HONG KONG, 23 June 2021: The Hong Kong Government confirmed on Monday that fully vaccinated travellers who also test positive for antibodies could undergo a seven-day quarantine down from the standard 21 days.
The arrangement will start with Hong Kong residents returning home effective 30 June. It will extend to “relevant non-Hong Kong residents”, possibly in mid-July when antibody testing equipment completes trials at the airport.
The restriction will be relaxed for fully vaccinated non-Hong Kong residents who have not stayed in extremely high-risk (Group A1) or very high-risk (Group A2) places.
Under the new measures, people arriving in Hong Kong who have only stayed in Group B or Group C specified places or Taiwan on the day of arrival or the 14 days before that day will be eligible for the shortened compulsory quarantine period of seven days at designated quarantine hotels.
They need to fulfil conditions:
- Fully vaccinated with a vaccination record.
- Obtain a negative nucleic acid test result during the test-and-hold period upon arrival.
- Demonstrate positive proof antibodies through a recognised serology antibody test conducted within the past three months.
- They are required to take two nucleic acid tests during the quarantine period, followed by a seven-day self-monitoring period and compulsory testing on days 12, 16 and 19 days from the date of arrival.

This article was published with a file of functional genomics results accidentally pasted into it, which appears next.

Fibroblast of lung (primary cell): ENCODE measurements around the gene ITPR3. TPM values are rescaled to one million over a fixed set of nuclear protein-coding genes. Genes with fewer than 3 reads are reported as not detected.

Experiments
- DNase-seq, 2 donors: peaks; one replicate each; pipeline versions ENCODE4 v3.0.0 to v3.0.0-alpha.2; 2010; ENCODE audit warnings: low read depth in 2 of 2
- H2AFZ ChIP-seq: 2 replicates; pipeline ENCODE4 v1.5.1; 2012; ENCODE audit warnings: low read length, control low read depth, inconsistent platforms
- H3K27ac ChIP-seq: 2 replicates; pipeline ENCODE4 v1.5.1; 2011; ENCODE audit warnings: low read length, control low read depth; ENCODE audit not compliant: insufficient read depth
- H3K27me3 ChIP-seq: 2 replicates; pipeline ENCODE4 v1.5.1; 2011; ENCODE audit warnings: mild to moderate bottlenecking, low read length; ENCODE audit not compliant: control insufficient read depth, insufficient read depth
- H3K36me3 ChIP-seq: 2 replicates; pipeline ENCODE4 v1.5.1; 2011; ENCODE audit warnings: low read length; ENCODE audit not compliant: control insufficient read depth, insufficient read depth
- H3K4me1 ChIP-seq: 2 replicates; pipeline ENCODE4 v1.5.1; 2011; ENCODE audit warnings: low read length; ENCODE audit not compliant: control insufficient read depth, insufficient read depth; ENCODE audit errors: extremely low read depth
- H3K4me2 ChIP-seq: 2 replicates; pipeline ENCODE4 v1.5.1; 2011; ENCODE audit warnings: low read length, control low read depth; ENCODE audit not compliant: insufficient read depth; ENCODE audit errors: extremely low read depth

The same requirements apply to both Hong Kong residents and foreigners arriving in the territory.
At a press conference on Monday to announce the changes, Chief Executive Carrie Lam said she believed business travellers would welcome the new arrangements. She appealed to the hotels in the city to be more flexible in handling the room bookings.
“If a passenger is willing to take a Covid-19 antibody test and the antibody test is positive – which means that he or she has antibodies – then the mandatory quarantine period at the designated hotel should be reduced from 14 days to seven days.
“I believe this will be much welcomed by a lot of business travellers coming to Hong Kong. In order for that fully vaccinated passenger to take an antibody test in Hong Kong, inevitably, he or she would have to stay in a hotel for a while, while waiting for the antibody test.
“So that would mean that that passenger has to book on the basis of staying in a hotel for a longer period of quarantine – say 14 days.
She cited an example that if a traveller was advised – maybe on the second or third day – that the antibody test was positive, then they should be able to leave the designated hotel a week earlier.
“I would very much appeal to the Hong Kong hotels that they should allow that flexibility for the passengers, instead of charging them for the full 14 days.
“I have already asked the Commissioner for Tourism to start these negotiations with the hotel sector.”
The first phase will launch on 30 June. The government intends to implement the second-phase arrangements within July to provide a self-paid serology antibody testing service for inbound travellers at the airport. Entry by relevant non-Hong Kong residents will be relaxed then.